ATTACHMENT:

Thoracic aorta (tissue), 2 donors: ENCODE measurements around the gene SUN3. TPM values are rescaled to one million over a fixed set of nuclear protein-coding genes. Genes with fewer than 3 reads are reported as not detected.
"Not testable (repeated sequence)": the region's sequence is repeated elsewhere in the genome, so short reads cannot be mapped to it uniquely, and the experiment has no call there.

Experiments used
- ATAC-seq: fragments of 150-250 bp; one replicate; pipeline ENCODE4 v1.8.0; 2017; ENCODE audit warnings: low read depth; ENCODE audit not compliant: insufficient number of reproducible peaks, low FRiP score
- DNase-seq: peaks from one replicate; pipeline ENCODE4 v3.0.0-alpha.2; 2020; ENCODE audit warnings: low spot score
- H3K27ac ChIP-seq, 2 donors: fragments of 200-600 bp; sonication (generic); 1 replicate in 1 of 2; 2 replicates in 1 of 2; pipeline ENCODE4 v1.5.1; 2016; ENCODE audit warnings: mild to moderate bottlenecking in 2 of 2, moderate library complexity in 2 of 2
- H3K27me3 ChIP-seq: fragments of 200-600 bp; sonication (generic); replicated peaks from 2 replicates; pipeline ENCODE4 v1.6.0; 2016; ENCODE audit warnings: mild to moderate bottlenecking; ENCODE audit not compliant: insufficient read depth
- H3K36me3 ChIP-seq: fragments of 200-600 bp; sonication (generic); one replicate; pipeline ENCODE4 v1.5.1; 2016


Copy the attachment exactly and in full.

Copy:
Thoracic aorta (tissue), 2 donors: ENCODE measurements around the gene SUN3. TPM values are rescaled to one million over a fixed set of nuclear protein-coding genes. Genes with fewer than 3 reads are reported as not detected.
"Not testable (repeated sequence)": the region's sequence is repeated elsewhere in the genome, so short reads cannot be mapped to it uniquely, and the experiment has no call there.

Experiments used
- ATAC-seq: fragments of 150-250 bp; one replicate; pipeline ENCODE4 v1.8.0; 2017; ENCODE audit warnings: low read depth; ENCODE audit not compliant: insufficient number of reproducible peaks, low FRiP score
- DNase-seq: peaks from one replicate; pipeline ENCODE4 v3.0.0-alpha.2; 2020; ENCODE audit warnings: low spot score
- H3K27ac ChIP-seq, 2 donors: fragments of 200-600 bp; sonication (generic); 1 replicate in 1 of 2; 2 replicates in 1 of 2; pipeline ENCODE4 v1.5.1; 2016; ENCODE audit warnings: mild to moderate bottlenecking in 2 of 2, moderate library complexity in 2 of 2
- H3K27me3 ChIP-seq: fragments of 200-600 bp; sonication (generic); replicated peaks from 2 replicates; pipeline ENCODE4 v1.6.0; 2016; ENCODE audit warnings: mild to moderate bottlenecking; ENCODE audit not compliant: insufficient read depth
- H3K36me3 ChIP-seq: fragments of 200-600 bp; sonication (generic); one replicate; pipeline ENCODE4 v1.5.1; 2016